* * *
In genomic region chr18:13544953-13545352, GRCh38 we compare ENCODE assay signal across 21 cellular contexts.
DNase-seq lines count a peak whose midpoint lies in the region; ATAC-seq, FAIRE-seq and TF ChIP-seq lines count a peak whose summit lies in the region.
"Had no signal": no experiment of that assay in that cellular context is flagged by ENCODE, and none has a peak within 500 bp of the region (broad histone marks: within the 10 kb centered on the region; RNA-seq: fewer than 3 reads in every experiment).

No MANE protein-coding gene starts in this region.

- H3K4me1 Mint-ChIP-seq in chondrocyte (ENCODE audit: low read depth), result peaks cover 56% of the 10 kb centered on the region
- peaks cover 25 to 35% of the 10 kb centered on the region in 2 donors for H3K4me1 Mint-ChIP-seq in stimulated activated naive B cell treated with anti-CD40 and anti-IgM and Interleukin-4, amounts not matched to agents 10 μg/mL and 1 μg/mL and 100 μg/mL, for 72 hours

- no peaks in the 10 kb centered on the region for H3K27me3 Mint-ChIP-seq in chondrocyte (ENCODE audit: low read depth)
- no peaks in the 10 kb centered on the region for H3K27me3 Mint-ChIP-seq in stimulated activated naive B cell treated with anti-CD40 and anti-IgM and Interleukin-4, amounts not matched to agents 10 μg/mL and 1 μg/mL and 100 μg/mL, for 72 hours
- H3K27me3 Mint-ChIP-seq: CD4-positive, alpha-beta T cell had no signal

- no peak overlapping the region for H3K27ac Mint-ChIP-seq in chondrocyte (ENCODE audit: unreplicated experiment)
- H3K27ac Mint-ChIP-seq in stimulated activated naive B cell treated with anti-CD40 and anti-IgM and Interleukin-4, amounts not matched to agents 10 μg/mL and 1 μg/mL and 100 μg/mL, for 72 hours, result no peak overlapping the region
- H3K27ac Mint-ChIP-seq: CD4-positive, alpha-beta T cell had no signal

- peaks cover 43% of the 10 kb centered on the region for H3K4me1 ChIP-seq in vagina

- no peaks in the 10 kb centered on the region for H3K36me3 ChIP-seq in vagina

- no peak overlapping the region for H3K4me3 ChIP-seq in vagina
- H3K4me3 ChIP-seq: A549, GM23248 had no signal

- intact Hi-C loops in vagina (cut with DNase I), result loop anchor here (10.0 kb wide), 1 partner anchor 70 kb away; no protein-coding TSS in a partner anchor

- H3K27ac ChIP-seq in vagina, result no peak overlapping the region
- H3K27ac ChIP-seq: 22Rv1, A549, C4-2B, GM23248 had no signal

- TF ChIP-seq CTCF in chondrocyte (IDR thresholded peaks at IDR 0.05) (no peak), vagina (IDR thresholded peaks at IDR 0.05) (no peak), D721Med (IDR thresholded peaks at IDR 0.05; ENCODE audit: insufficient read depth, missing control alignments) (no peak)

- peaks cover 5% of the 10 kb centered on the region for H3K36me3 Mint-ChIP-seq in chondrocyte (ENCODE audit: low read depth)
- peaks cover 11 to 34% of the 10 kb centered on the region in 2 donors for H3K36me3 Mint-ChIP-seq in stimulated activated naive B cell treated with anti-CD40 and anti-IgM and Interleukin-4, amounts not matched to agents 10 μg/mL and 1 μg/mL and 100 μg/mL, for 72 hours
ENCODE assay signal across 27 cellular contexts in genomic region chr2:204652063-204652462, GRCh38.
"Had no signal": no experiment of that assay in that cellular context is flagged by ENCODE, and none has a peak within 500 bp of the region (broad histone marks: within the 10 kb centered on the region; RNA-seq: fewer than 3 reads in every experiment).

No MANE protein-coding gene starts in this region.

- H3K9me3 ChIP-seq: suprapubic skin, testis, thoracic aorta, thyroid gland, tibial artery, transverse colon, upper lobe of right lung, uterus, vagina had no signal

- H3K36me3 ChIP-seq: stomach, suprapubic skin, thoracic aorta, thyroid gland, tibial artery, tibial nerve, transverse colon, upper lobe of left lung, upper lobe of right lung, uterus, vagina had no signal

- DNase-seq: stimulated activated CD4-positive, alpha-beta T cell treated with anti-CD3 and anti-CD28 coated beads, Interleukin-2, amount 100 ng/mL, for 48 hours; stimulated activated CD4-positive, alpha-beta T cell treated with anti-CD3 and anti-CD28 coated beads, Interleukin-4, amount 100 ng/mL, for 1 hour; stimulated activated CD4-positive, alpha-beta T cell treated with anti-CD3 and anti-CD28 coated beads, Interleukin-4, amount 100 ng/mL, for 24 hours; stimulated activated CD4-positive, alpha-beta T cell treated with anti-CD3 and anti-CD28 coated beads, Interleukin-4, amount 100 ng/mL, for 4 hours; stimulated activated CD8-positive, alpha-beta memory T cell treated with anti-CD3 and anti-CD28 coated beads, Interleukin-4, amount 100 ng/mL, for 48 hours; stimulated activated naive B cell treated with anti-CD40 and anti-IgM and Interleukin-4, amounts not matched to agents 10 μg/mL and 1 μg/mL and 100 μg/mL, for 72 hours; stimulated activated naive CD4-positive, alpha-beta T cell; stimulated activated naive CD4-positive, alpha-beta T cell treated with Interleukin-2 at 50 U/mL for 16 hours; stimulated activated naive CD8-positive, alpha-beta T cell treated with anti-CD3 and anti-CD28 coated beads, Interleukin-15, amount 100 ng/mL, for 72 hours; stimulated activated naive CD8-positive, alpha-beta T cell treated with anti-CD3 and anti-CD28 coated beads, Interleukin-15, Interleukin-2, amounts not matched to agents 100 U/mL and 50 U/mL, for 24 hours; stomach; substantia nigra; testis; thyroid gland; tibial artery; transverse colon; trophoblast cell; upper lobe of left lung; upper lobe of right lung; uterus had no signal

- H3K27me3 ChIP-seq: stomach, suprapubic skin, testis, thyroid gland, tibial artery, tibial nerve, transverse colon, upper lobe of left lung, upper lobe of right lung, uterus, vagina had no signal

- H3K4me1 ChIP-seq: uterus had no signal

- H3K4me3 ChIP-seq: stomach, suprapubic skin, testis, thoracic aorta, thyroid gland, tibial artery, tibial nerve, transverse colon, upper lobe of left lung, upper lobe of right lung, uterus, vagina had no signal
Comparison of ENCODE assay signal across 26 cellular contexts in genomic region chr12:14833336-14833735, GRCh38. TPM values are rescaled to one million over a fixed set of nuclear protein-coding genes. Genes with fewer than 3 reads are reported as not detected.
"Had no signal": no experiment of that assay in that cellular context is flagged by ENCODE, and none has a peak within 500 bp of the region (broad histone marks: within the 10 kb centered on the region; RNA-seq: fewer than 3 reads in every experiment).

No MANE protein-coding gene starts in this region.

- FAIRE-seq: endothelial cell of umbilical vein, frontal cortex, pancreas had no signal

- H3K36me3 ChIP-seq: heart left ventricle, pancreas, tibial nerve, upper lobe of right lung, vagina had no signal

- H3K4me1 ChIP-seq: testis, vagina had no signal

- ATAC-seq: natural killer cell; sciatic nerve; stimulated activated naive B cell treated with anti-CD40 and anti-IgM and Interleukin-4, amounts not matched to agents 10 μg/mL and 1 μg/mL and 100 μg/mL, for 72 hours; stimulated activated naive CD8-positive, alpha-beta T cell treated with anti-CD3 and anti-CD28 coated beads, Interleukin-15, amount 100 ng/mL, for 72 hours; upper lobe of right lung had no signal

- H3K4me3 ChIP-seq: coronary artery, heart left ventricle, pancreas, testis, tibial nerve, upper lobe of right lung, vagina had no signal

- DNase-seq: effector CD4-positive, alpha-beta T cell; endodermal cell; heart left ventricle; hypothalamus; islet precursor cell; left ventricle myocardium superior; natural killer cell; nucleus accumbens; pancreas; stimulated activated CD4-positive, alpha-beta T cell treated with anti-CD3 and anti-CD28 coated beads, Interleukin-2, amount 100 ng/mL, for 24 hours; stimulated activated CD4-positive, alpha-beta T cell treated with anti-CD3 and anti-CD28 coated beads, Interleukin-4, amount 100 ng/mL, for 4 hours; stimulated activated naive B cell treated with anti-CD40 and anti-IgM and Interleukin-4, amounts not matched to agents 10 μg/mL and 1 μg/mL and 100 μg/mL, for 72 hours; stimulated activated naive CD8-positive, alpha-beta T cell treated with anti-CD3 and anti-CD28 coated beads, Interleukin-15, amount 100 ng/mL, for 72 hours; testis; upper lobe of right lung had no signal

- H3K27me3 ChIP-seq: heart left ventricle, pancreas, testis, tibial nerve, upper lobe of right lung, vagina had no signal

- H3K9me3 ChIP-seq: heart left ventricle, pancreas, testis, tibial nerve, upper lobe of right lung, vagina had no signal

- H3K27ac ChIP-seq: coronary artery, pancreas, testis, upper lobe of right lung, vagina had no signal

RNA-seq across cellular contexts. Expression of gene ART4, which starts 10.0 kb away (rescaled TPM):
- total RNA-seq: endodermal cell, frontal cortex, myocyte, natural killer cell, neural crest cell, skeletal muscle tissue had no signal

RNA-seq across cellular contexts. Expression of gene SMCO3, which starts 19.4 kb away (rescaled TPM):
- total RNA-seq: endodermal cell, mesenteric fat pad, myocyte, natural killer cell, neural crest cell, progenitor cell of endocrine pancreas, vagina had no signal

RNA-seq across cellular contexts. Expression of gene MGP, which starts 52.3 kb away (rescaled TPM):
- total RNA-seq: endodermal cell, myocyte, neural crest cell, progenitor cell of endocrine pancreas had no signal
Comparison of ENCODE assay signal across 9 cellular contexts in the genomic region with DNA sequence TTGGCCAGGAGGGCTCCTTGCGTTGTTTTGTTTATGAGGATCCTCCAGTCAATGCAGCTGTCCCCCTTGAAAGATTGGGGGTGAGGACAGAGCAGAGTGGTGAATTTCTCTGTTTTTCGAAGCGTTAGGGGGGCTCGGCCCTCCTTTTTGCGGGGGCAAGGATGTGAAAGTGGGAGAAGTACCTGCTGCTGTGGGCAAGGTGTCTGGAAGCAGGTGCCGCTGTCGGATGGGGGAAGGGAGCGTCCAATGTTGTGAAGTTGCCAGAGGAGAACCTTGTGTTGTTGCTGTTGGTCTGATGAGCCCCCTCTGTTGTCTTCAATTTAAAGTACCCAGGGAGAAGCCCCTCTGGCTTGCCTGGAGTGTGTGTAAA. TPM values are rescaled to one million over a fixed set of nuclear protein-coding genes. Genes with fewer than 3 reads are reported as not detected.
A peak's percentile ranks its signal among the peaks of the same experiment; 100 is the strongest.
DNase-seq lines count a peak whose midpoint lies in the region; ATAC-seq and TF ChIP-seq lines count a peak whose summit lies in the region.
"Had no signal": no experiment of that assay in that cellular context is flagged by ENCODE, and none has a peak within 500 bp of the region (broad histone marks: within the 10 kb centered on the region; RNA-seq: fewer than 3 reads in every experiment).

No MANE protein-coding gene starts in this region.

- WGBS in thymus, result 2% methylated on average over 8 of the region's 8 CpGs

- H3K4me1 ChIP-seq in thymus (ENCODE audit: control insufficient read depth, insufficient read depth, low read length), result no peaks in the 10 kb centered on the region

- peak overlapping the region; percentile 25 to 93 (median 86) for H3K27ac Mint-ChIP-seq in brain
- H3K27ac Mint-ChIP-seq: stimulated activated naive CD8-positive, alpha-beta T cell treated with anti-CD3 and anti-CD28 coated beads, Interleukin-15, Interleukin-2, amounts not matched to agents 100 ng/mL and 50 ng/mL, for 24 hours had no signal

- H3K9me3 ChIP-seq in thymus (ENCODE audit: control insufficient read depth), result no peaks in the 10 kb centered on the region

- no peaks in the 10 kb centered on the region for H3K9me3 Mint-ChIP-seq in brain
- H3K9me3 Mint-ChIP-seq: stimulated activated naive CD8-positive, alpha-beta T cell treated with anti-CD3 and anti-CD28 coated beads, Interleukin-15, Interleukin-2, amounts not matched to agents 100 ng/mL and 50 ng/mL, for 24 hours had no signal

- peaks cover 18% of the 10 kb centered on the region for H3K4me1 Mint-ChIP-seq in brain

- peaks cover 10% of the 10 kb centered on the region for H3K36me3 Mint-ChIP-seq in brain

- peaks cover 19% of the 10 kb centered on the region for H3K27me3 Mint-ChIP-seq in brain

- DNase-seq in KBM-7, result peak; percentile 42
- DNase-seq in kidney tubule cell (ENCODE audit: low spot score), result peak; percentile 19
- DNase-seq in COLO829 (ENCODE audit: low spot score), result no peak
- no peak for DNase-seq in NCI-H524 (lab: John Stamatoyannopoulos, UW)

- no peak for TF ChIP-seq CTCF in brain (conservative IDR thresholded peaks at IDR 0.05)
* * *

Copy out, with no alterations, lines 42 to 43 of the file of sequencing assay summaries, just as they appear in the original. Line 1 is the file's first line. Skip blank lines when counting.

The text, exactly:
- H3K9me3 ChIP-seq: heart left ventricle, pancreas, testis, tibial nerve, upper lobe of right lung, vagina had no signal

- H3K27ac ChIP-seq: coronary artery, pancreas, testis, upper lobe of right lung, vagina had no signal